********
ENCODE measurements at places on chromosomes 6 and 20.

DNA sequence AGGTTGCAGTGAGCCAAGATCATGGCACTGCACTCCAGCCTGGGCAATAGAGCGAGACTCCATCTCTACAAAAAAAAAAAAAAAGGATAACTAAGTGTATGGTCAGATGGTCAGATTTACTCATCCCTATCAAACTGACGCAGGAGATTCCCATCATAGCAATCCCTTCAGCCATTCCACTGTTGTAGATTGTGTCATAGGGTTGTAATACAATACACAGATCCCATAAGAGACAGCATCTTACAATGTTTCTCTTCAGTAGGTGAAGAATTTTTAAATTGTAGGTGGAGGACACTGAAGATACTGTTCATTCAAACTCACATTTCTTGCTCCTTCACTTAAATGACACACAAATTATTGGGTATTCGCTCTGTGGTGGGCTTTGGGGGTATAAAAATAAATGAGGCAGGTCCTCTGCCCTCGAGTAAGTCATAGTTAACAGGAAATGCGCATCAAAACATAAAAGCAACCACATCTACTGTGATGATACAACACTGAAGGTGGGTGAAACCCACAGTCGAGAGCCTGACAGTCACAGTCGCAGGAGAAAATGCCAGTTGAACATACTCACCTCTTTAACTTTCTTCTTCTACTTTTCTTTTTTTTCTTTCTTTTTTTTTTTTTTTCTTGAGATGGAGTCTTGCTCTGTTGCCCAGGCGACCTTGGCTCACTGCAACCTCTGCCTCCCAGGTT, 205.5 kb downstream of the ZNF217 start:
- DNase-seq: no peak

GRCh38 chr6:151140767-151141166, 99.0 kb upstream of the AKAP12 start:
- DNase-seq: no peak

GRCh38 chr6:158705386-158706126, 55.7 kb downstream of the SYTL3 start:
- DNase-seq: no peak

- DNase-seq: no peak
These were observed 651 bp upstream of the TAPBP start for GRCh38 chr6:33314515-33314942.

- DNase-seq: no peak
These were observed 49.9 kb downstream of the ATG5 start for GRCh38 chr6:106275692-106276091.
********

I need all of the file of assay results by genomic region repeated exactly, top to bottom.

ENCODE measurements at places on chromosomes 6 and 20.

DNA sequence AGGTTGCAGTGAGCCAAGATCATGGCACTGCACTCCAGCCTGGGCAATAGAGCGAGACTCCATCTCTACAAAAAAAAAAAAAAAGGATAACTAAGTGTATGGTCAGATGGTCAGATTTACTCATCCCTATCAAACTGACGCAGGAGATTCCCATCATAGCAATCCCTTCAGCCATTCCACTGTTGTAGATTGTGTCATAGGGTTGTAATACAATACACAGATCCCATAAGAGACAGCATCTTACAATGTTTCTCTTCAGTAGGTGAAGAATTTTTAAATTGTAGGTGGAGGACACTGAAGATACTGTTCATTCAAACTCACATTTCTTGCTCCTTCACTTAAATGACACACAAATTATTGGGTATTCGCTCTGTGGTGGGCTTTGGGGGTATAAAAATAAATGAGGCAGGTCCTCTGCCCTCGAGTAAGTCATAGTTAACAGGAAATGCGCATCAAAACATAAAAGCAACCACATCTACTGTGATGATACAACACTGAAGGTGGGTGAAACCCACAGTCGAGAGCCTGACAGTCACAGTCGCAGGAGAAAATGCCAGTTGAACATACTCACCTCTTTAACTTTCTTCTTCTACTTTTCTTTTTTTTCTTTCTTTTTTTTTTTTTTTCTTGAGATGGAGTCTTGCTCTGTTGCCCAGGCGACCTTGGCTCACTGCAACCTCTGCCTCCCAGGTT, 205.5 kb downstream of the ZNF217 start:
- DNase-seq: no peak

GRCh38 chr6:151140767-151141166, 99.0 kb upstream of the AKAP12 start:
- DNase-seq: no peak

GRCh38 chr6:158705386-158706126, 55.7 kb downstream of the SYTL3 start:
- DNase-seq: no peak

- DNase-seq: no peak
These were observed 651 bp upstream of the TAPBP start for GRCh38 chr6:33314515-33314942.

- DNase-seq: no peak
These were observed 49.9 kb downstream of the ATG5 start for GRCh38 chr6:106275692-106276091.